Supreme Court Summaries


Opinions filed May 23, 2013


 

 

 

In re M.I., 2013 IL 113776

Appellate citation: 2011 IL App (1st) 100865.

 

      JUSTICE GARMAN delivered the judgment of the court, with opinion.

      Chief Justice Kilbride and Justices Freeman, Thomas, Karmeier, Burke, and Theis concurred in the judgment and opinion.

 

      In 2009, Chicago police responded to a large street fight. Although the officers were in plain clothes, they wore badges. One of them yelled “police, stop, stop,” but this juvenile respondent, then 16, fired multiple gunshots in their direction.

      A petition to have M.I. adjudicated delinquent was filed, and the State also made a motion to designate the proceedings, pursuant to the Juvenile Court Act of 1987, as an “extended jurisdiction juvenile prosecution.” This motion was granted, and M.I. waived his right to a jury trial. After adjudicating him delinquent in bench proceedings, the Cook County circuit court sentenced him on two counts of aggravated discharge of a firearm. This sentence was to be for an indeterminate period in the juvenile division of the Illinois Department of Corrections, to end no later than his twenty-first birthday. The court also imposed a 23-year adult sentence, which was stayed pending successful completion of the juvenile sentence. The appellate court affirmed.

      In this appeal to the Illinois Supreme Court, M.I. complained that the hearing on the designation of his case as an extended jurisdiction juvenile proceeding was not held within the time period called for by statute. Although there had been a number of continuances, the supreme court said in this decision that the statute is directory rather than mandatory and that the sentence which was imposed is not rendered void because the proceedings took longer than anticipated.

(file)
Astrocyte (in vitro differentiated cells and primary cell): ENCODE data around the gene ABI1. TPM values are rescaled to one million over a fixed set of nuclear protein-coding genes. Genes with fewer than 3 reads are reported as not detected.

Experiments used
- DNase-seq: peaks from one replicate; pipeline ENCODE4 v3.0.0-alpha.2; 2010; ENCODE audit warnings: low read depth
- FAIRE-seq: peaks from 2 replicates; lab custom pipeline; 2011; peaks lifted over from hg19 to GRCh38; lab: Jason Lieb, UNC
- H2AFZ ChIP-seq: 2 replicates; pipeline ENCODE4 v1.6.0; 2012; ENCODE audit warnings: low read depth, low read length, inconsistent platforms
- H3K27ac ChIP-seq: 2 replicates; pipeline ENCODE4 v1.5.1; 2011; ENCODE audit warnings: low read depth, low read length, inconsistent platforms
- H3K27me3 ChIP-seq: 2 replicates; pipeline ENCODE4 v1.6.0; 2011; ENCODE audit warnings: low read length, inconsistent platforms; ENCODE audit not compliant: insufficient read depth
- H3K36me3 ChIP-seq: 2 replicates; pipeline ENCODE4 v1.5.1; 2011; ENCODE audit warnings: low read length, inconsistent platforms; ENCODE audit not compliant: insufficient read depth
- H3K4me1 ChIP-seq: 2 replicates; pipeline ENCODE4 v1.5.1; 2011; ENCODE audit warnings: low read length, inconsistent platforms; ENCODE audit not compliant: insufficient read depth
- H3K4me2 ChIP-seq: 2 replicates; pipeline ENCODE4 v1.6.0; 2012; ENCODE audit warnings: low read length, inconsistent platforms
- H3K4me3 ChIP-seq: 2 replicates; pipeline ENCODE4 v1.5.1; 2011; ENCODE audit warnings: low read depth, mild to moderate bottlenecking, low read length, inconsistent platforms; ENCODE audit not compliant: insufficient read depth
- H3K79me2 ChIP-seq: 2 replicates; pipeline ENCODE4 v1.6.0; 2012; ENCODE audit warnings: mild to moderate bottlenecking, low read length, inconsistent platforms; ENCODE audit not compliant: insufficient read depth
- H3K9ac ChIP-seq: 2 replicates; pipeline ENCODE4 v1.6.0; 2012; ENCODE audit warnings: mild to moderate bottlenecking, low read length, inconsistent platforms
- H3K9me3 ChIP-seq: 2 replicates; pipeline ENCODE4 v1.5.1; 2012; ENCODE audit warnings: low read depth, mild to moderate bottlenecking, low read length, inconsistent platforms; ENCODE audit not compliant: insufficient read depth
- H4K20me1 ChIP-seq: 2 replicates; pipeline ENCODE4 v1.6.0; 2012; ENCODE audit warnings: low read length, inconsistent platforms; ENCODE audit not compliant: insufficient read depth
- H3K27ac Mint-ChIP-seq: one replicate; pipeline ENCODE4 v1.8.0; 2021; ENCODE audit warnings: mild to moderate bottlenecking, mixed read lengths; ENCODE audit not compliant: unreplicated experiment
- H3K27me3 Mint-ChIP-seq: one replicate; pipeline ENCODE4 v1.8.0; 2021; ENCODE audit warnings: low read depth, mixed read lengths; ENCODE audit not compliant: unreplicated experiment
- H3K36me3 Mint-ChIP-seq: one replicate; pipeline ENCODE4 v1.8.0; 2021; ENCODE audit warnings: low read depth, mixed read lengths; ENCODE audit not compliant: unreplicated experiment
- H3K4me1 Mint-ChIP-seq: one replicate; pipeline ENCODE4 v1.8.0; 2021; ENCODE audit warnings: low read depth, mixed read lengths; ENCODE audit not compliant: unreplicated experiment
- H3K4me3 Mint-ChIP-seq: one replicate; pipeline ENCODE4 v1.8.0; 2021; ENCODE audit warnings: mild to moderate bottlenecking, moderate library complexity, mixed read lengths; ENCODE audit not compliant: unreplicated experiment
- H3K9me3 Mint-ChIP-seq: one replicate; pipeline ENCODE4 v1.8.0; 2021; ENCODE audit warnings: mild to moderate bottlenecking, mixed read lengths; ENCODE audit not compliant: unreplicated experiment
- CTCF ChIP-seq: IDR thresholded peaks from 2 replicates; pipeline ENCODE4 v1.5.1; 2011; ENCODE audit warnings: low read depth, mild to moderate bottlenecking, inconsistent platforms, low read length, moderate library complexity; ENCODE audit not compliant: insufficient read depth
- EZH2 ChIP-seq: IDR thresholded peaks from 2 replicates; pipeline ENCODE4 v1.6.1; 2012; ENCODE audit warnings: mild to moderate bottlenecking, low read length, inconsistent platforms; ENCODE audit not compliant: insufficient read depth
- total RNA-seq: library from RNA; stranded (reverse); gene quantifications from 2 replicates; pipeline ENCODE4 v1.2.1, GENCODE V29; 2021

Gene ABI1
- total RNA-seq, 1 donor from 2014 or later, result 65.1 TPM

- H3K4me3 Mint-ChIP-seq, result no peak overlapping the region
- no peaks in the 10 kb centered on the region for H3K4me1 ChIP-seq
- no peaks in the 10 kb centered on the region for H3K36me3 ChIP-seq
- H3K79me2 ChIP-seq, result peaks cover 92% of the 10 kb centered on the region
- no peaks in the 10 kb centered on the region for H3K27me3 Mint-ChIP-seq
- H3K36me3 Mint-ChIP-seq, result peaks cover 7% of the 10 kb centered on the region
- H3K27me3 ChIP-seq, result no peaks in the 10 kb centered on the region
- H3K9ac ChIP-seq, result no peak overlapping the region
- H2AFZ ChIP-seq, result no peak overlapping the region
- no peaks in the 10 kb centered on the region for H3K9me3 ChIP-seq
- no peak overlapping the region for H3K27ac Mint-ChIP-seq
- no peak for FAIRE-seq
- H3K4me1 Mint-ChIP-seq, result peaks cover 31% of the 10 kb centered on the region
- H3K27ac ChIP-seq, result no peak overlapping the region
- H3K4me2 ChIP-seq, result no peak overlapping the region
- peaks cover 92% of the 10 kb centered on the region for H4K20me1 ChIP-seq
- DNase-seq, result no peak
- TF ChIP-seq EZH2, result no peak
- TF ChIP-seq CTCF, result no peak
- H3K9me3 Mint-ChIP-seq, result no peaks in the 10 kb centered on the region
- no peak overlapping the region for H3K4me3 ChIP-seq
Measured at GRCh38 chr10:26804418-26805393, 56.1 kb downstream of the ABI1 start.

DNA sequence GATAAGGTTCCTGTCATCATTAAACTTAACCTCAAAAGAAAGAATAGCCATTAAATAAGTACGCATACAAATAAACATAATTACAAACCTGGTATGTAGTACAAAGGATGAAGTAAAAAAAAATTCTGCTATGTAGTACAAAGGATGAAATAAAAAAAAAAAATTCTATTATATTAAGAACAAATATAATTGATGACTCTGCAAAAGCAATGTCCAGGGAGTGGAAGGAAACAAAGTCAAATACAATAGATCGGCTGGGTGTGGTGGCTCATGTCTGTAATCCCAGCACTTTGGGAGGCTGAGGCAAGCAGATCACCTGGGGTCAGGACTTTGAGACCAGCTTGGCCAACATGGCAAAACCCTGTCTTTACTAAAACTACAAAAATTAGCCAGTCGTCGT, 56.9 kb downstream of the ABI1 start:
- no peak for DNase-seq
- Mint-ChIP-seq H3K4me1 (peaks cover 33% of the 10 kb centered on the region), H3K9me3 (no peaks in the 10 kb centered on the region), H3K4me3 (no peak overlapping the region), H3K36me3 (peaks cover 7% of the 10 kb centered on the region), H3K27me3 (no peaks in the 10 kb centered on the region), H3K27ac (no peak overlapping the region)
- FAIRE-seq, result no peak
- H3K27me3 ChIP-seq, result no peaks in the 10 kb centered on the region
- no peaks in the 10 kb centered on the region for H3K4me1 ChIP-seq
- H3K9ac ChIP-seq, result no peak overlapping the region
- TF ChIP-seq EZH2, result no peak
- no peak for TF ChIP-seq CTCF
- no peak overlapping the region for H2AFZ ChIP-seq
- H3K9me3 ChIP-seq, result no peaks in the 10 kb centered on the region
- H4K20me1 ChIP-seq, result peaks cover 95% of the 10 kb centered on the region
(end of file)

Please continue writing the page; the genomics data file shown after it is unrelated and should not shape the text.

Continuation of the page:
M.I. raised a constitutional vagueness challenge to the provision of the statute on extended jurisdiction juvenile proceedings that provides for revocation of a stay of an adult sentence. Such a stay was part of the original sentence, and the State has filed a petition for revocation based on a subsequent drug offense, which is not presently before the supreme court. A stay may be statutorily revoked for violation of the “conditions” of a sentence, and M.I. complained that the term “conditions” was vague, but this was not the provision under which revocation was sought in this case and, thus, he lacked standing for the challenge which he made.

      M.I. also claimed that there was a due process violation in imposing upon him a 23-year adult sentence (which was stayed pending completion of the juvenile sentence). He cited Apprendi v. New Jersey, 530 U.S. 466 (2000), concerning the findings of fact which must underlie a sentence. However, the supreme court found no Apprendi violation. M.I. had waived his right to a jury trial, was tried by the court, and was found guilty beyond a reasonable doubt. The court found every element for the statutory sentence beyond a reasonable doubt and sentenced M.I. to a total of 23 years, within the statutory range of the criminal offense committed. In addition, the supreme court noted that the extended jurisdiction juvenile statute is dispositional rather than adjudicatory, and that the appellate court has been uniform in holding that it does not violate Apprendi. This due process claim was, therefore, rejected.

      The results below were affirmed.